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Old 01-13-2020, 07:26 PM   #1
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SP90 254 cu in. Ford Lehman

looking for any information on twin 90 Ďs on potentially new to me vessel. Not a lot of information comes up on these engines.

Does anyone have similar in there trawler?

Fuel mileage?

Duds? A trial engine that never was meant to be?

Or your personal thoughts on twin 90ís in a 36í - 26000 lbs Trawler?

Under powered?

My thoughts are cheap to run....?

Take care
Troy
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Old 01-13-2020, 07:30 PM   #2
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From what I know about them, they're basically 2/3 of a Lehman 135. So basically the same engine downsized to a 4 cylinder instead of 6.
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Old 01-13-2020, 07:47 PM   #3
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I believe there is a ton of the 135 going strong?

So in hind sight in stead of a single 6 cylinder pushing 30,000 lbs I could potentially have a 8 cylinder pushing 26000 lbs. lol

And maybe class it having a 4 cylinder wing engine when 1 goes down, there is another to get me back to port.

I like it!, redundancy!! Right?.?
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Old 01-13-2020, 07:55 PM   #4
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The experts/parts suppliers for these are American Diesel Corp,effectively the Lehman successors,owners previously associated with Lehman.
FLs came in 80 and 120, later the "Super"version came as 90 and 135 hp.
I have twin 120s in a 36ft, I think it would be ok with twin 90s, plenty came with a single 120. They were fitted to some IG32s, maybe GBs too.
Cheap on fuel, easy to service, parts available, no electronics, no turbo,simple agricultural type engines, certainly not a failed trial engine.
Some of the 80s used raw water as coolant, ie no heat exchanger system. I`d avoid them.
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Old 01-13-2020, 08:09 PM   #5
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Greetings,
Mr. O. You may be overpowered with twin 90's on a 36' boat.
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Old 01-13-2020, 09:58 PM   #6
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To much power is that a term? You don’t have to use it! No seriously are you being sarcastic?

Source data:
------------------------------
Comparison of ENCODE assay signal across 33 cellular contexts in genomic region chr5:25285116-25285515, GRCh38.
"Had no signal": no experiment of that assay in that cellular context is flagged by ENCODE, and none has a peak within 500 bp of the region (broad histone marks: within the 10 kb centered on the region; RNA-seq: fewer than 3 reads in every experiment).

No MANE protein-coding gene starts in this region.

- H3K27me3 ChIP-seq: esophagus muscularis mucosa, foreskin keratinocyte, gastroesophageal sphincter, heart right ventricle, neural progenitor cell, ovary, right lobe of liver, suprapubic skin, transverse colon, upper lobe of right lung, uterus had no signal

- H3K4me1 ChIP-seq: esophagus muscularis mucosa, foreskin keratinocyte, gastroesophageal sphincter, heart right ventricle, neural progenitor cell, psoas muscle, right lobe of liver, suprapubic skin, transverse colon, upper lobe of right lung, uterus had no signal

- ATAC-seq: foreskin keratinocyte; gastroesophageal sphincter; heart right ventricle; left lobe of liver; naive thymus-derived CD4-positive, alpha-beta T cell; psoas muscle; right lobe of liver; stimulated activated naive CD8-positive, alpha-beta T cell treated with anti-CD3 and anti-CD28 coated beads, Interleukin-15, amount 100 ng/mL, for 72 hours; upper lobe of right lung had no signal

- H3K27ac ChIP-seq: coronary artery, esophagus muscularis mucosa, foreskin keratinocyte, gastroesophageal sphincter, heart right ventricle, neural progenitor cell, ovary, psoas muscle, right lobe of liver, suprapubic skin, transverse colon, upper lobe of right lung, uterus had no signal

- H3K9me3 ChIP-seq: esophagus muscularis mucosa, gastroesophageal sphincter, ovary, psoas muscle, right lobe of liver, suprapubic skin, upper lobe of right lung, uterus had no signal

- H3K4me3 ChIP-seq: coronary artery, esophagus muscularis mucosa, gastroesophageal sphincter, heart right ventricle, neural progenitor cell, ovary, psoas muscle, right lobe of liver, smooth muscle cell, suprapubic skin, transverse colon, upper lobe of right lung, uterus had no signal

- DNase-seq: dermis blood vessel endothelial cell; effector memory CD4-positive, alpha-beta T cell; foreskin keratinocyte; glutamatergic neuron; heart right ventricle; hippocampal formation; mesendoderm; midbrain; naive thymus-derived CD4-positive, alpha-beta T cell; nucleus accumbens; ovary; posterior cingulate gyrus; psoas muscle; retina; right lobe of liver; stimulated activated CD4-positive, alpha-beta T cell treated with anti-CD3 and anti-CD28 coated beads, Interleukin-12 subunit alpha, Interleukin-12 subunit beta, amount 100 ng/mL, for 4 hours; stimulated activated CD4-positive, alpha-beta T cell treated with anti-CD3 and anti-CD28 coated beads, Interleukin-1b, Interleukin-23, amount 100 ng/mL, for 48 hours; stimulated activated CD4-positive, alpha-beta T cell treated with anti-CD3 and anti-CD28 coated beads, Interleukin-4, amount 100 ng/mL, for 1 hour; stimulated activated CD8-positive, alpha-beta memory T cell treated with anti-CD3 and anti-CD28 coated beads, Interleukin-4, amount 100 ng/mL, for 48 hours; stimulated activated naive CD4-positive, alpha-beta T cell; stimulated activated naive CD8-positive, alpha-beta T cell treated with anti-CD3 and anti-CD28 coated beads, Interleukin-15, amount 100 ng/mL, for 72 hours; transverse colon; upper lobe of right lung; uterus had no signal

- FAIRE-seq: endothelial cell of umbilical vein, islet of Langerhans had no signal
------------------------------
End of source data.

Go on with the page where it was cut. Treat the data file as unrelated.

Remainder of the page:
I currently have twin 350 gassers that will burn everything including jelly fish and sea urchins! But will go fast.....

Really to much power??

It’s not what we are looking for, slow and steady wins the race, finish with a great glass of wine....and good company...
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Old 01-13-2020, 10:33 PM   #7
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Greetings,
Mr. O. Nope. Not being sarcastic at all. You were worried about being under powered with twin 90's. As mentioned, a goodly number of 36' boats have single 120's and that's plenty of power, eh?


We used to have a 34' Marine Trader that used about 2 GPH @ 7 knots. I think that was about 18HP to 20HP out of a 120 Lehman (my numbers may be off as I can't remember the exact conversion).
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Old 01-13-2020, 10:49 PM   #8
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Since the 90’s aren’t as smooth as the 6cyl. engine syncing the two could produce sone annoying harmonic vibration.
Does this boat have acceptable space on the sides of the engines for relatively painless servicing?

It sounds like you may not be a great candidate for trawler boating. The’re are a few somewhat trawler-like boats that actually are planing hulls. Such a boat may serve you well.
Looking at boats is fun. Have fun.
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Old 01-13-2020, 10:56 PM   #9
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Some boats, trawler(whatever that is) variety, may have more power than they can effectively use. There are boats in the 40-50ft range doing fine with twin FL120s. Over 6 litres capacity, unstressed, churning out torque and hp. At a certain point, extra speed compared to increased fuel use is minimal and unrewarding.
2x 90hp FLs in a 36ft "trawler" should be just fine. And more maneuverable than the often found single FL120. The SP series had a different injector pump saving the regular oil changes of the older series.
PS. I enjoyed visiting Kelowna, and the Okanagan Valley.
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Old 01-14-2020, 08:45 AM   #10
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Quote:
Originally Posted by RT Firefly View Post
Greetings,
Mr. O. Nope. Not being sarcastic at all. You were worried about being under powered with twin 90's. As mentioned, a goodly number of 36' boats have single 120's and that's plenty of power, eh?

LOL, I get it EH!


We used to have a 34' Marine Trader that used about 2 GPH @ 7 knots. I think that was about 18HP to 20HP out of a 120 Lehman (my numbers may be off as I can't remember the exact conversion).
I think the 90ís will be great!

So if you were getting 2 GPH out of FL120 @ 7 Knots. Being in the 3 GPH for the 90ís may not be that far off?
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Old 01-14-2020, 08:57 AM   #11
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Greetings,
Mr. O. I have no knowledge of the 90's so I can't even speculate as to their fuel usage. As well, there are so many variables (hull shape and condition, transmission gear ratio(s), prop size(s), engine condition and state of tune etc.) that even a guess may be way off.
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Old 01-14-2020, 08:57 AM   #12
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Since the 90ís arenít as smooth as the 6cyl. engine syncing the two could produce sone annoying harmonic vibration.
Does this boat have acceptable space on the sides of the engines for relatively painless servicing?

The annoying vibration is one our biggest fears, we do spend a lot of time at the lower helm. My worry was the engines being in the salon area. And if they were to small you would have them wound right up to keep cruising speed.

It sounds like you may not be a great candidate for trawler boating. Theíre are a few somewhat trawler-like boats that actually are planing hulls. Such a boat may serve you well.
Looking at boats is fun. Have fun.
No I think the Trawler is were we need to be, the lifestyle and era they bring is timeless.